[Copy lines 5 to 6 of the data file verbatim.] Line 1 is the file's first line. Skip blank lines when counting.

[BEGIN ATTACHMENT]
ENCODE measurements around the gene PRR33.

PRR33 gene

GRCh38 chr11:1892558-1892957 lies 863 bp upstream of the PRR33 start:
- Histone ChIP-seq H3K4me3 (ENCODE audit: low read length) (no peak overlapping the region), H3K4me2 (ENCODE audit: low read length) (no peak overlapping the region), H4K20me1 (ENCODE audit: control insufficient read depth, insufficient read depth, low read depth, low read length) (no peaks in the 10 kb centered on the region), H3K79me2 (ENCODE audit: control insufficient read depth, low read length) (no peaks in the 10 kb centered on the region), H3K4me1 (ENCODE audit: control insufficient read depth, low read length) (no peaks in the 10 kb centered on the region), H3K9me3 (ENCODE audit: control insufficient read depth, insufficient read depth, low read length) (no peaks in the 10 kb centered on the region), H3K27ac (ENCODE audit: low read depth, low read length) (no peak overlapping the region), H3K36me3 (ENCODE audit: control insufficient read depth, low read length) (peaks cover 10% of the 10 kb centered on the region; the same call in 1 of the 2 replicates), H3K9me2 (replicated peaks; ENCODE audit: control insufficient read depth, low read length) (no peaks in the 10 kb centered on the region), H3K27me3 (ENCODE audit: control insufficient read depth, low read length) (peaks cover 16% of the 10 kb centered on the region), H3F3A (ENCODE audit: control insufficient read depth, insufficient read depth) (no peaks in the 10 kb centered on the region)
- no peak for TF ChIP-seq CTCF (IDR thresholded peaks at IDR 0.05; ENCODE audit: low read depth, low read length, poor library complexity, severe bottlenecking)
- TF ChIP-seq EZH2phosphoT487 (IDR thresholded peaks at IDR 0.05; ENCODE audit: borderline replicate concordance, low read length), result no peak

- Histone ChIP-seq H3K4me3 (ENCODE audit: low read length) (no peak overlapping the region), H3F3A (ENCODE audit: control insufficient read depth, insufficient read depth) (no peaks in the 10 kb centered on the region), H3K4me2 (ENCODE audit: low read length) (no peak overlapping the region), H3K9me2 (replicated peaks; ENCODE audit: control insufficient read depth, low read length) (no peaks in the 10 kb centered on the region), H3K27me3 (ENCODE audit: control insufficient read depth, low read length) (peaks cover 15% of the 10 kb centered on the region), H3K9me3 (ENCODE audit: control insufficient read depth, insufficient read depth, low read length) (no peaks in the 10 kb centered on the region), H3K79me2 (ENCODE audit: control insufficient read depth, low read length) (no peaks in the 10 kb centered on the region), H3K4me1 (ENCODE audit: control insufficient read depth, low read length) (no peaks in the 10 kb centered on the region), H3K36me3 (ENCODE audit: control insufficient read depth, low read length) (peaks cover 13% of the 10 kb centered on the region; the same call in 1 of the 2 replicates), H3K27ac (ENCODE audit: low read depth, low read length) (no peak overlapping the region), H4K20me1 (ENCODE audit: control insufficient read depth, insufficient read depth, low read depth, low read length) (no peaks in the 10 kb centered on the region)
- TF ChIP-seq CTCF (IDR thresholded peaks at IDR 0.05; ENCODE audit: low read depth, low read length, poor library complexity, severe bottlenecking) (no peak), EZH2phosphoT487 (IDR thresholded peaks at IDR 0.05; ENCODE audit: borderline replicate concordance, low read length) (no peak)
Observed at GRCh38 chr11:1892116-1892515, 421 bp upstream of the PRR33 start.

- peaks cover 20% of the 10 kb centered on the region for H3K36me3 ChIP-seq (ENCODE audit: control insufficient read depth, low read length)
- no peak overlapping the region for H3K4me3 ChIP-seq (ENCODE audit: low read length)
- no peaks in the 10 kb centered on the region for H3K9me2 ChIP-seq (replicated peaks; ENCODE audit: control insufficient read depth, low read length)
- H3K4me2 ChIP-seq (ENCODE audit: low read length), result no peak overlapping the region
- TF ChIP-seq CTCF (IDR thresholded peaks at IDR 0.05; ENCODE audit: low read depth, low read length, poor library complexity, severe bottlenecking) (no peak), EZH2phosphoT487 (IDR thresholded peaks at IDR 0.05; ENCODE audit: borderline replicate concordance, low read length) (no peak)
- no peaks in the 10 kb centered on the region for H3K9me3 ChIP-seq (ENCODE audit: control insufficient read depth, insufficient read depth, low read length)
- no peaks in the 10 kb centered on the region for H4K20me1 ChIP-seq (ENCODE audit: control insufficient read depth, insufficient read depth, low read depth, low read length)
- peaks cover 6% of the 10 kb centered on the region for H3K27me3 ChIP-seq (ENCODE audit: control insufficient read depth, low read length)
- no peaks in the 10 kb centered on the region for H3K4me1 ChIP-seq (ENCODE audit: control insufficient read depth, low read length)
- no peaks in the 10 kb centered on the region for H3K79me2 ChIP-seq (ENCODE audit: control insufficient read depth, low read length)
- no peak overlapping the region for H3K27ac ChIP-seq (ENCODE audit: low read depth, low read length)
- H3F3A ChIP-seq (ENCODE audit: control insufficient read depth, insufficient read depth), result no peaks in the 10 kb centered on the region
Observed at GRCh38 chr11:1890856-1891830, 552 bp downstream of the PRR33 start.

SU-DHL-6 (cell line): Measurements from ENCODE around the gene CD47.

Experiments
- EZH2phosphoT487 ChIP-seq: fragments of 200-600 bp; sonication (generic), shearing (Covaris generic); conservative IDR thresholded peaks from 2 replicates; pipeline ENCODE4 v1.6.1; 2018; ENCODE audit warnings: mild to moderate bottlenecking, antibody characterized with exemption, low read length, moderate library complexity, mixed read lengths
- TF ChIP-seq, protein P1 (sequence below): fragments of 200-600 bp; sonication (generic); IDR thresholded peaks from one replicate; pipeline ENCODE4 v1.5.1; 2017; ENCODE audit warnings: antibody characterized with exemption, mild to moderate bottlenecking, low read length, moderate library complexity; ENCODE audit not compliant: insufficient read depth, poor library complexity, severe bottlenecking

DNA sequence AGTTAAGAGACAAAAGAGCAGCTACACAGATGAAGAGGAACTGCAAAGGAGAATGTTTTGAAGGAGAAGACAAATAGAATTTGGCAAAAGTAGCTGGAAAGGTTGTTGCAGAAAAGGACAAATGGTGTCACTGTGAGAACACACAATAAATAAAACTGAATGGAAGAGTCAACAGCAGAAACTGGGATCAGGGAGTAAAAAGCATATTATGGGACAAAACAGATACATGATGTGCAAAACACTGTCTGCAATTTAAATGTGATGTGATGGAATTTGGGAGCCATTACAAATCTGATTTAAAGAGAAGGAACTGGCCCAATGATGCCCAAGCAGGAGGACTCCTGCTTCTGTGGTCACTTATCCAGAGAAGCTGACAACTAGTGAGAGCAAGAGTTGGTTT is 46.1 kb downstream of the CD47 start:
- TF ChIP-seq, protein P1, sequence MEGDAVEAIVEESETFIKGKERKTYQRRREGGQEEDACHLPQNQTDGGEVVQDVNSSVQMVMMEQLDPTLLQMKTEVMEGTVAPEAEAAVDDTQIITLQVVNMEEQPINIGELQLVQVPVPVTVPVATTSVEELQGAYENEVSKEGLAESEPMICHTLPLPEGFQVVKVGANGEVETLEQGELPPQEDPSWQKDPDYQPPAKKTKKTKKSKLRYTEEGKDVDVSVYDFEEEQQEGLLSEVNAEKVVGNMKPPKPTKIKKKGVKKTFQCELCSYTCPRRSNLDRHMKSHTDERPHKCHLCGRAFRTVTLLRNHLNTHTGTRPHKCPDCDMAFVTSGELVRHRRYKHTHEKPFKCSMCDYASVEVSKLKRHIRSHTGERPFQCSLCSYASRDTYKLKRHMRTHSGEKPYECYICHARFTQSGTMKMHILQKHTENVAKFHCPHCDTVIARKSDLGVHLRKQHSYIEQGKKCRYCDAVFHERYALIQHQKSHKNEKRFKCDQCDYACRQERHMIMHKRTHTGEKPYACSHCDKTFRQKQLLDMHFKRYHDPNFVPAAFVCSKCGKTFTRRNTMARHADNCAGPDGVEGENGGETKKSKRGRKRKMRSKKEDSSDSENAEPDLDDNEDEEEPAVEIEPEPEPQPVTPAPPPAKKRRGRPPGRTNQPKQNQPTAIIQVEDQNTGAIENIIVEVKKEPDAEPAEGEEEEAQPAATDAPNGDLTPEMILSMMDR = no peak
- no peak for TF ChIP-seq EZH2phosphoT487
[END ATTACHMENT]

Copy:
- no peak for TF ChIP-seq CTCF (IDR thresholded peaks at IDR 0.05; ENCODE audit: low read depth, low read length, poor library complexity, severe bottlenecking)
- TF ChIP-seq EZH2phosphoT487 (IDR thresholded peaks at IDR 0.05; ENCODE audit: borderline replicate concordance, low read length), result no peak